It seems that many variables can contribute to reducing couples’ conflicts, including the quality of interpersonal relationships. One of the most important and stable elements in strengthening the marital relationship and marital satisfaction is the quality of interpersonal communication [12]. Intimate relationships, such as relationships between couples, are the foundation stone of marital success and communication quality [13]. The quality of couples’ interpersonal relationships is a multidimensional concept that encompasses various aspects of relationships in couples, such as adjustment, satisfaction, happiness, cohesion, commitment, communication, and dialogue [13].
In a review with multiple systematic principles, Lawrence et al. referred to five dimensions of interpersonal relationship quality, including emotional intimacy, quality of the sexual relationship, interpersonal support, ability to share the power of communication, and conflict management [14]. People with poorer relationship quality have more depression and stress than individuals with better relationship quality; accordingly, both stress and depression impair a person’s immune function. Couples with better marital quality are more likely to use couples’ health care services [15]. These couples will more frequently participate in housing, parenting, and financial issues. However, couples with poorer interpersonal communication quality exhibit higher levels of emotional violence, including behaviors, such as the humiliation of wife in public, threats, and insults [14].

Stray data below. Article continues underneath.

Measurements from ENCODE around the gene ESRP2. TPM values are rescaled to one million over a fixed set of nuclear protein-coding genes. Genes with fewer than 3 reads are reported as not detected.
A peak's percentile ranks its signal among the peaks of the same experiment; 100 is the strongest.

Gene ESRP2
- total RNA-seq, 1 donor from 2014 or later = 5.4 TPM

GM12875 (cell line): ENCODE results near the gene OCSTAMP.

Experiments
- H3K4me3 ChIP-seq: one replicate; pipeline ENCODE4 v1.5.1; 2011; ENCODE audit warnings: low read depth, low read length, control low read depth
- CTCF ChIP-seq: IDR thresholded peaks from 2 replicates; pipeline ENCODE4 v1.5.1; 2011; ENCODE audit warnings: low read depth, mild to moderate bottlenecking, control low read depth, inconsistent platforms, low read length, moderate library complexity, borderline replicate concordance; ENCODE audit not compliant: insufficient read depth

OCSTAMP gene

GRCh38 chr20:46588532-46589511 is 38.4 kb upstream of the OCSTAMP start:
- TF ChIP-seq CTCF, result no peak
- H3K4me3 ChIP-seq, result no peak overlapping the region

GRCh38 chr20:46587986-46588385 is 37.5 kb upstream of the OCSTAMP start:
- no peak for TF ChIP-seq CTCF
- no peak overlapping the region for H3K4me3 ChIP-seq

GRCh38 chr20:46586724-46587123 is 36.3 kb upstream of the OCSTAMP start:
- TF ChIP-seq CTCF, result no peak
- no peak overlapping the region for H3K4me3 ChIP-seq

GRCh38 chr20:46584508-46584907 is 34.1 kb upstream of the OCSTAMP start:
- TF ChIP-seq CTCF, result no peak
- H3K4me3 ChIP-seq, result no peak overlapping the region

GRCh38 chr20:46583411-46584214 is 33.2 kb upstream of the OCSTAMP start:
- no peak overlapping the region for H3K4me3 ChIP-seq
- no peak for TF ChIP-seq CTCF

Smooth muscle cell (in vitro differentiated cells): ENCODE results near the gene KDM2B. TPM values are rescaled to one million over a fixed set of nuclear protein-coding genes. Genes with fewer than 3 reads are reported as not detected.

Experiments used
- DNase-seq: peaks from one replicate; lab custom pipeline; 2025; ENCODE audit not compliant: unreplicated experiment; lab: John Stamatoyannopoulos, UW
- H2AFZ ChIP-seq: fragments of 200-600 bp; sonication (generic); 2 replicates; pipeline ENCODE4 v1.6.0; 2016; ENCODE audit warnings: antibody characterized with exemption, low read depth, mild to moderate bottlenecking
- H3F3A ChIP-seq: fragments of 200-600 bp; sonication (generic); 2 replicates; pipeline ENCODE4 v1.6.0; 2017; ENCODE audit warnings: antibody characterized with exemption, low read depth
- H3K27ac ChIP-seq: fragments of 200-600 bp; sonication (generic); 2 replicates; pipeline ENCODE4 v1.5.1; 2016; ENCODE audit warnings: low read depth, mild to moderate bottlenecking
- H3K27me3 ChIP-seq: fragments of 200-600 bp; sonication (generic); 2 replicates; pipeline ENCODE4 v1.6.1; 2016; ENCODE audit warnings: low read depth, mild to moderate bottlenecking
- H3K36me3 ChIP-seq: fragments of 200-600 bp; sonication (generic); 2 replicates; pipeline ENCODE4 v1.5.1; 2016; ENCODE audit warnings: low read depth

Changing couples' interactions and dialogues are important goals for most couple and family therapies. Many approaches have developed specific sets of interventions to bring partners into contact to change negative interactions into positive ones [16]. Some types of couple therapy, such as structural couple therapy, emphasizing family structure rather than changing individuals to change families and creating inflexible :union:s (e.g., the presence of boundaries, such as a defined boundary, a strict boundary, and an uncertain boundary) result in a lack of flexibility in the quality of marital relationships [17].
Bowenian couple therapy model has focused
on concepts, such as differentiation, triangles, emotional systems, and emotional triangles [18]. Moreover, psychoanalytic attitude-based therapists, such as Freud, Firburn, and Winnicott, emphasized the unconscious, early memories, and internalized experiences with loved ones in relationships. In addition, the linear analysis model with an emphasis on the causal relationship in interactions [19] has caused the aforementioned approaches not to be as effective as acceptance and commitment therapy (ACT) and emotionally-focused couple therapy (EFCT) in enhancing the quality of interpersonal relationships among couples with marital conflicts.
Almost all previous studies have analyzed the behavioral, cognitive, and emotional dimensions of variables in an analytic and one-dimensional way, and these three dimensions, considering the circular causality between them, have not been simultaneously and systematically studied regarding the relationships of distressed couples. The EFCT and ACT investigate all behavioral, cognitive, and emotional dimensions. The EFCT is a type